There are many recipes for the profiterole shells, however, I experimented with one that had minimal ingredients. A recipe without sugar and milk.This was my first time in creating this type of pastry and the "puff" factor was an issue. I was expecting the dough to rise more in baking. While a pastry chef may consider creating cream puffs and easy task, a newbie should be prepared for trial and error. Due to the level of difficulty, additional attempts with the dough may yield the tall round profiteroles we recognize. However, bear in mind that the shape has no impact on the delicious flavor of these little gems.

The recipe makes a little over 3 dozen. Be sure to read through the whole recipe and the tips at the end prior to making these.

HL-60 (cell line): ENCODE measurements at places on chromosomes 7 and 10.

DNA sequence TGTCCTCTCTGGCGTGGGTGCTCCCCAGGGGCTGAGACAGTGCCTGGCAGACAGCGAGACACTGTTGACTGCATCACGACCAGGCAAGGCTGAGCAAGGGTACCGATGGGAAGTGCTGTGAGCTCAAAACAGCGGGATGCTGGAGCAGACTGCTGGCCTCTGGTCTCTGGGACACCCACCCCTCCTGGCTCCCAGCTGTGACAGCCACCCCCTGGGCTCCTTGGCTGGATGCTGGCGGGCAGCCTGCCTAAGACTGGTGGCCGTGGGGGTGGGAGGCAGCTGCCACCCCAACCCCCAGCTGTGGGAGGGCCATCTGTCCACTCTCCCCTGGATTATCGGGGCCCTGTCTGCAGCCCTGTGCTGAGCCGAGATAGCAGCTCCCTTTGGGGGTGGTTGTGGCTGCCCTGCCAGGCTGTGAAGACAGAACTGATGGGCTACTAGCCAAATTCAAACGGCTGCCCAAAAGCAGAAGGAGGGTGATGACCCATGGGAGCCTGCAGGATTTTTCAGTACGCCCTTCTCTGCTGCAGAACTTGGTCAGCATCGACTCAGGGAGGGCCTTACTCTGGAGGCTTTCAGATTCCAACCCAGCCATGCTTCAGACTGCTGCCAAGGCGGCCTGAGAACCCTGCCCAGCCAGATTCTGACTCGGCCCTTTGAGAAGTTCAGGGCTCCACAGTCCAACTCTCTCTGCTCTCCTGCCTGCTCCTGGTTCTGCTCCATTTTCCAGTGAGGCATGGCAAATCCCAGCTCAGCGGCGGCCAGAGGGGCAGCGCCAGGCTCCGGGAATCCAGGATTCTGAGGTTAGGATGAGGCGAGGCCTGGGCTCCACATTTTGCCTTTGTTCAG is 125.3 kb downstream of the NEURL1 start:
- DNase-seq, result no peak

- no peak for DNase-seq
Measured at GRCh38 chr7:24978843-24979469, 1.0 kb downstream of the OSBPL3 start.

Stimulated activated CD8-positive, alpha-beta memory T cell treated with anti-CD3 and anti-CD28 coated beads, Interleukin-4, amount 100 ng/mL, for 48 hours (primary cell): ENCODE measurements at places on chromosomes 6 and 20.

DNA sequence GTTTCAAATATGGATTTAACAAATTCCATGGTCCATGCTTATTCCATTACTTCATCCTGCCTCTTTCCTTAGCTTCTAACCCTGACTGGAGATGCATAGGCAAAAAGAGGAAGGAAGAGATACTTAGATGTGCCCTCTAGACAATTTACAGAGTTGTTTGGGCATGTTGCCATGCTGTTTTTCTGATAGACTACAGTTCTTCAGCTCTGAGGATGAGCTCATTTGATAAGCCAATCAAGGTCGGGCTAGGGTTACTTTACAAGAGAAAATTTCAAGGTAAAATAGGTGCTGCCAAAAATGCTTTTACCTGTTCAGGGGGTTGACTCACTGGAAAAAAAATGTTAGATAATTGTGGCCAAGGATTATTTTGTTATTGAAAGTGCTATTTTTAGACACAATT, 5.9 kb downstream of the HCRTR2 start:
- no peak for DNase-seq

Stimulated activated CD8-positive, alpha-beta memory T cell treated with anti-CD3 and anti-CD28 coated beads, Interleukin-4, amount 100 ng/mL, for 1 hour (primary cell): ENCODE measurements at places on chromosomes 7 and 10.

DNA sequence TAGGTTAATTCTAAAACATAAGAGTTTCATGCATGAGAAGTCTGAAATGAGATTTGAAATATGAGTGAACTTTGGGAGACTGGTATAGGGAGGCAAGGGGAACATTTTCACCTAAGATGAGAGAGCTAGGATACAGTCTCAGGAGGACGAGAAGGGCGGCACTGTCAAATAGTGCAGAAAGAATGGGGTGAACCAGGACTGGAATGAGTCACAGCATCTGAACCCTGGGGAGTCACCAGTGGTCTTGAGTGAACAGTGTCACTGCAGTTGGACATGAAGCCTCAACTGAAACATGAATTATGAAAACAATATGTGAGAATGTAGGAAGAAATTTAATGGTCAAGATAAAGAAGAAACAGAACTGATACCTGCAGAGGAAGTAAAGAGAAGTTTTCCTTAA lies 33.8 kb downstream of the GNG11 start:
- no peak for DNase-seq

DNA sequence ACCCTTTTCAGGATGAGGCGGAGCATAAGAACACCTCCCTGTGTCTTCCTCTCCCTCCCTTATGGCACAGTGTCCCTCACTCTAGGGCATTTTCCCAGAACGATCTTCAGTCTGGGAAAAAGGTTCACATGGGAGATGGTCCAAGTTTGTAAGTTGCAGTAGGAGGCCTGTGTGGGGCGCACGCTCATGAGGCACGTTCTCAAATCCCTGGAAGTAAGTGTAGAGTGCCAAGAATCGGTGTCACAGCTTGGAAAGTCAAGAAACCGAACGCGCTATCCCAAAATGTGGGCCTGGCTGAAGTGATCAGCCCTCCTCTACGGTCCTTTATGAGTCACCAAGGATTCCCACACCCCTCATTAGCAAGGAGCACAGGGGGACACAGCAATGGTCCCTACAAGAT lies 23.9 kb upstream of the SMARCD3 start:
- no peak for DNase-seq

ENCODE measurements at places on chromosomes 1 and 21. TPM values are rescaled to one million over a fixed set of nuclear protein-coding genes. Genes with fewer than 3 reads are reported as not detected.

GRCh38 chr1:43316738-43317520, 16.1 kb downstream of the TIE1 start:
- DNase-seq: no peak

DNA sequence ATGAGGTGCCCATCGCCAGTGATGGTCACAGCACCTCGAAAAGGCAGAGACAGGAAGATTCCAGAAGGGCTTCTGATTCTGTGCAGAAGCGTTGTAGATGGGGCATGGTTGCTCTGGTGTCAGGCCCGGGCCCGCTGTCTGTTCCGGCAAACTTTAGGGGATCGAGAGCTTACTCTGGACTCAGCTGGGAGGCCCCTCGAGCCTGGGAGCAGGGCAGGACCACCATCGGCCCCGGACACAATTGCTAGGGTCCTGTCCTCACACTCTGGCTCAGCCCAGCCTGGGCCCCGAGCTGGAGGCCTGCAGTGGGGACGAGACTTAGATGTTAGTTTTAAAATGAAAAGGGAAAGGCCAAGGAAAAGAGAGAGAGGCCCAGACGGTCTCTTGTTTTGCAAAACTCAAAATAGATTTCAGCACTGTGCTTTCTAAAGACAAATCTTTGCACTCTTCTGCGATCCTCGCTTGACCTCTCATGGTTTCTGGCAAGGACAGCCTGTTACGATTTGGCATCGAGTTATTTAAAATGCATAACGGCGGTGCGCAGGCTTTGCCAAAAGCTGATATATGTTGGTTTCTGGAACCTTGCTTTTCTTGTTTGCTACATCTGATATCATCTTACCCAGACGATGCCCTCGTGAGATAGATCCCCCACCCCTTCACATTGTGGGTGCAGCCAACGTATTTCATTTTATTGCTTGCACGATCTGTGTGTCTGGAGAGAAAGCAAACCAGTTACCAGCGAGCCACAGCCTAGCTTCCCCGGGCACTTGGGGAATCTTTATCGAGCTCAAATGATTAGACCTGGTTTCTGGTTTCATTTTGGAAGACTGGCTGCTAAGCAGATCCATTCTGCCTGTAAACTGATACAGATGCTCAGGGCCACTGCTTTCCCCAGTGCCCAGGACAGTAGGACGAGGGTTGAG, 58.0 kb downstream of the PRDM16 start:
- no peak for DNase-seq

Gingerbread Spice Cream Puffs
by Flourtrader

Ingredients/Gingerbread Pastry Shells or Profiteroles
1 cup flour
1/2 tsp gingerbread spice mix (see recipe below)
1 cup water
4 eggs
4 ounces or 1 stick of butter
1/2 tsp salt (optional)

Ingredients/ Passion Fruit Cream
2/3 cup sugar
1/3 cup passion fruit puree
4 egg yolks
2 tbs plus 2 tsp butter (melted)
1 1/4 cup whipping cream

1/4 cup melted butter
1/4 cup sugar
1 tbs plus 1 tsp gingerbread spice mix

Ingredients/Gingerbread spice mix (adapted from Genius Kitchen)
1 tsp cinnamon
1 tsp ginger
1/2 tsp ground cloves
1/2 tsp allspice
1/2 tsp nutmeg

The first step is making the passion fruit curd. Start by filling a saucepan with the sugar, puree and egg yolks. Whisk together and place over medium heat. Continue to whisk while the mixture is cooking. With time, the sugar will dissolve and it will thicken into a pudding-like consistency. The cooking process should take about 12-15 minutes. Test for correct consistency by checking to see if it is thick enough to coat the back of a spoon. Remove from heat and pour in melted butter. Stir until butter is melded into batter. Empty saucepan into a heat proof bowl and cover the surface of the fruit curd with plastic. Place in refrigerator to cool completely before using.